Heather Thomason and Aubrey Thonvold met while attending Seattle University's School of Theology and Ministry, so they are thankful for a shared Jesuit education for many reasons. "Our Jesuit experience gave us the gift of being able to be fully ourselves and to live out the callings God has placed in our lives."
Jeremy Orbe is a Saint Louis University graduate now serving as a Jesuit Volunteer in Seattle. In addition to his work at Lifelong AIDS Alliance as the Public Policy and Advocacy Coordinator, Jeremy serves on the Magis Advisory Board.
What do a full time high school teacher, bike aficionado, Contemplative Leaders in Action participant and brewery founder/owner have in common? A Jesuit education. Seattle University alumna Haley Woods is crunched for time, but finding meaning among her commitments.
This month’s featured Alumni Living the Mission, Brendan Busse, S.J., first graduated from Loyola Marymount University in Los Angeles and says, “I made a good decision and a bad discernment… I consulted my head while absolutely ignoring and perhaps even silencing my heart.” As a now Jesuit and current professor of Ignatian Spirituality at Seattle U, he reflects on how sometimes our doing less enables our being more.
Zach Gerdes (SU, 2011), Bethany Kelsch (SU, 2011) and Michelle Miller (SU, 2012) shared a common passion for working with incarcerated youth and feared “this flame was going to be extinguished simply by evolving away from our Jesuit institution.” So they found a way to keep the flame lit and started a mentoring program for incarcerated youth that now is a service bridge for people seeking to support at-risk youth in our community.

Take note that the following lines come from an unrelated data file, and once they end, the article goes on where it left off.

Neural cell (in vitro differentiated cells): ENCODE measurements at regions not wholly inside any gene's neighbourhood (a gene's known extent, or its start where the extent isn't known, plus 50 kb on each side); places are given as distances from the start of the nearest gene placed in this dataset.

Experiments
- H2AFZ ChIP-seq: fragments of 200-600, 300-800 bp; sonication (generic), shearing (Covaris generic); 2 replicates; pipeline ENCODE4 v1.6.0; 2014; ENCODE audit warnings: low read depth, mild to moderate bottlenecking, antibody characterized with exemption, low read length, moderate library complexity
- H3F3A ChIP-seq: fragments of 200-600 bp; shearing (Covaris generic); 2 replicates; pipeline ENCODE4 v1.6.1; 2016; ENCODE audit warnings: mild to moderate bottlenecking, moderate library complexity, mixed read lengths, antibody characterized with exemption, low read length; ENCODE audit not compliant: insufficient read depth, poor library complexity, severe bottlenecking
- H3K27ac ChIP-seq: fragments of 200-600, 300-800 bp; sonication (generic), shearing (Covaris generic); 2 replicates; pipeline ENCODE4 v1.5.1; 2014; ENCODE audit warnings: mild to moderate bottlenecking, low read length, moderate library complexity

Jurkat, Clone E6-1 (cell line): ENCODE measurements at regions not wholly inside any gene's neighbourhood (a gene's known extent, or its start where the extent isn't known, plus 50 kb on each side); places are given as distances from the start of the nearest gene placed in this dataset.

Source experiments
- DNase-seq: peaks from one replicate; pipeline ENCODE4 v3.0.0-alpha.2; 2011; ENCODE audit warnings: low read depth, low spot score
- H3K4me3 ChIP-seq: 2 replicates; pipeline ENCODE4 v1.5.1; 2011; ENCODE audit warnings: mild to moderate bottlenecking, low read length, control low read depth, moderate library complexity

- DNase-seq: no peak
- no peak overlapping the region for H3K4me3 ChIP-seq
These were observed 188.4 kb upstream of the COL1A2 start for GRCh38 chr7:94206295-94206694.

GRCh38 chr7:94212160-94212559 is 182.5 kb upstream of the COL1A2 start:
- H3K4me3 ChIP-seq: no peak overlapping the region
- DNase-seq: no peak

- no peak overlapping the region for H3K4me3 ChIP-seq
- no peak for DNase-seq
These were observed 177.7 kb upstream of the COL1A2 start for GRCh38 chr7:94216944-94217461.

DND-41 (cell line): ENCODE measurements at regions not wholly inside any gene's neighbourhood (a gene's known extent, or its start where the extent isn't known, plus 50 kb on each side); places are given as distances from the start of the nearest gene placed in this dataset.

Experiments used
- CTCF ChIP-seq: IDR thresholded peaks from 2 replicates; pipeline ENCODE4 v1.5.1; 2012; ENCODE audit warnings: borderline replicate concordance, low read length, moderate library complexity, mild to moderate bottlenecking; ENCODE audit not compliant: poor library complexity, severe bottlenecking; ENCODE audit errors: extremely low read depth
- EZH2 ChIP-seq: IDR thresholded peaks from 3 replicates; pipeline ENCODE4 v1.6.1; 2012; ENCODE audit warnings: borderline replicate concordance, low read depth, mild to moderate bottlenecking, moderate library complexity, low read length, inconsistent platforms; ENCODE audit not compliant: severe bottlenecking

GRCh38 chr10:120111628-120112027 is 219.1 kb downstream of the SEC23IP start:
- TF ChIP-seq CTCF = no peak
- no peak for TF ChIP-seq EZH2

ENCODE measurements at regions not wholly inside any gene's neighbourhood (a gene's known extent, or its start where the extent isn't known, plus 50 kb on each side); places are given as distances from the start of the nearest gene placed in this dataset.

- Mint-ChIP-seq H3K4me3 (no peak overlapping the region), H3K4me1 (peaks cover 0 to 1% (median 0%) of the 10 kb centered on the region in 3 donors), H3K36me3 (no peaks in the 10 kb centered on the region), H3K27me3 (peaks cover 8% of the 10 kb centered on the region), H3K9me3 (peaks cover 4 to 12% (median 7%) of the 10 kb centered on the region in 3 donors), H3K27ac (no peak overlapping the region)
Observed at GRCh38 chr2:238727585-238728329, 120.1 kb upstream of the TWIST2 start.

AMDG can be found on many Jesuit University campuses and is a concept embraced by Jesuit-educated alumni well beyond their years in school. This month’s featured Alumni Living the Mission are brothers Job, Abe and Pedro Romo. While their inspirations from this phrase vary individually from business to personal wellness, to engineering, collectively they all integrate Ignatian ideals into their professions and personal lives.
"Want the change. Be inspired by the flame / where everything shines as it disappears." This introduction by Rainer Maria Rilke seems appropriate for Jocelyn Tidwell, Seattle University 2011 alumna, to borrow when she thinks about what her Jesuit education has meant.
For our family, Jesuit friends and Jesuit education have been a wellspring of wisdom and inspiration adding to what our parents gave us as a foundation for faith and service. Through the years, each of us has brought Jesuit values home, stimulating amazing dinner table conversations about justice, gender, vulnerability, and finding God in all things.